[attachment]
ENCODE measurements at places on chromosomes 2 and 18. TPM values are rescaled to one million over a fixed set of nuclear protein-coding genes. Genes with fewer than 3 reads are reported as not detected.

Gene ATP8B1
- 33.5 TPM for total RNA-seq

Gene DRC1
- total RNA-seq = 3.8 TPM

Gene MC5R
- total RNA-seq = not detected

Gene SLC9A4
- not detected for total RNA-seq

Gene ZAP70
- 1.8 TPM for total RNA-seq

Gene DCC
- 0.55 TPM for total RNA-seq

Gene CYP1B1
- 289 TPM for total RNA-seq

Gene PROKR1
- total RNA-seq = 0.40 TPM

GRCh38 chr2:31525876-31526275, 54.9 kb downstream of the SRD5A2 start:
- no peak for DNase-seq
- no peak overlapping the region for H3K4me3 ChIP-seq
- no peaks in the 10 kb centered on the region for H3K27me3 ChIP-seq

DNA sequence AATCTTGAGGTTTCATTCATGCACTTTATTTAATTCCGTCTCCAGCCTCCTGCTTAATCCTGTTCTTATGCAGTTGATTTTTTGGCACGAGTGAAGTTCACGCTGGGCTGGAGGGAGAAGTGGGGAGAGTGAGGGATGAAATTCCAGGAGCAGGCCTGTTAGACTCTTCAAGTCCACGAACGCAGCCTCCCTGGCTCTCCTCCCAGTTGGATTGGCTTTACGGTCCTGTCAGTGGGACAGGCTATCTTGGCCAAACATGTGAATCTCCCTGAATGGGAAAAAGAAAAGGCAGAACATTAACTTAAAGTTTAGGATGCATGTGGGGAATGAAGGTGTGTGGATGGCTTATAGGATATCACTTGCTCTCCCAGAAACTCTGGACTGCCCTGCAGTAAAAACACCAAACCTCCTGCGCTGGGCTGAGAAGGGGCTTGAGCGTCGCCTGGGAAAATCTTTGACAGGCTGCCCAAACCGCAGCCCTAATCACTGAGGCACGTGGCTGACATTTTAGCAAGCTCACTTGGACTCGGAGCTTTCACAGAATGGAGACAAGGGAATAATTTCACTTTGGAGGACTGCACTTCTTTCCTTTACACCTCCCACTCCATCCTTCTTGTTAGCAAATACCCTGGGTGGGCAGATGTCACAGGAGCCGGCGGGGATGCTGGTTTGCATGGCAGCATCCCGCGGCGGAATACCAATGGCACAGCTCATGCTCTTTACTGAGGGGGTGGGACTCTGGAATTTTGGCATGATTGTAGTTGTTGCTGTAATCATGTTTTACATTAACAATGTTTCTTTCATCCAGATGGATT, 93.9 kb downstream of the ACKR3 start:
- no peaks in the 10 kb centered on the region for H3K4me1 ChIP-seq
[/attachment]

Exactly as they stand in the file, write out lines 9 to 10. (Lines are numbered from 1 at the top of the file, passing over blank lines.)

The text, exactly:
- not detected for total RNA-seq

Gene ZAP70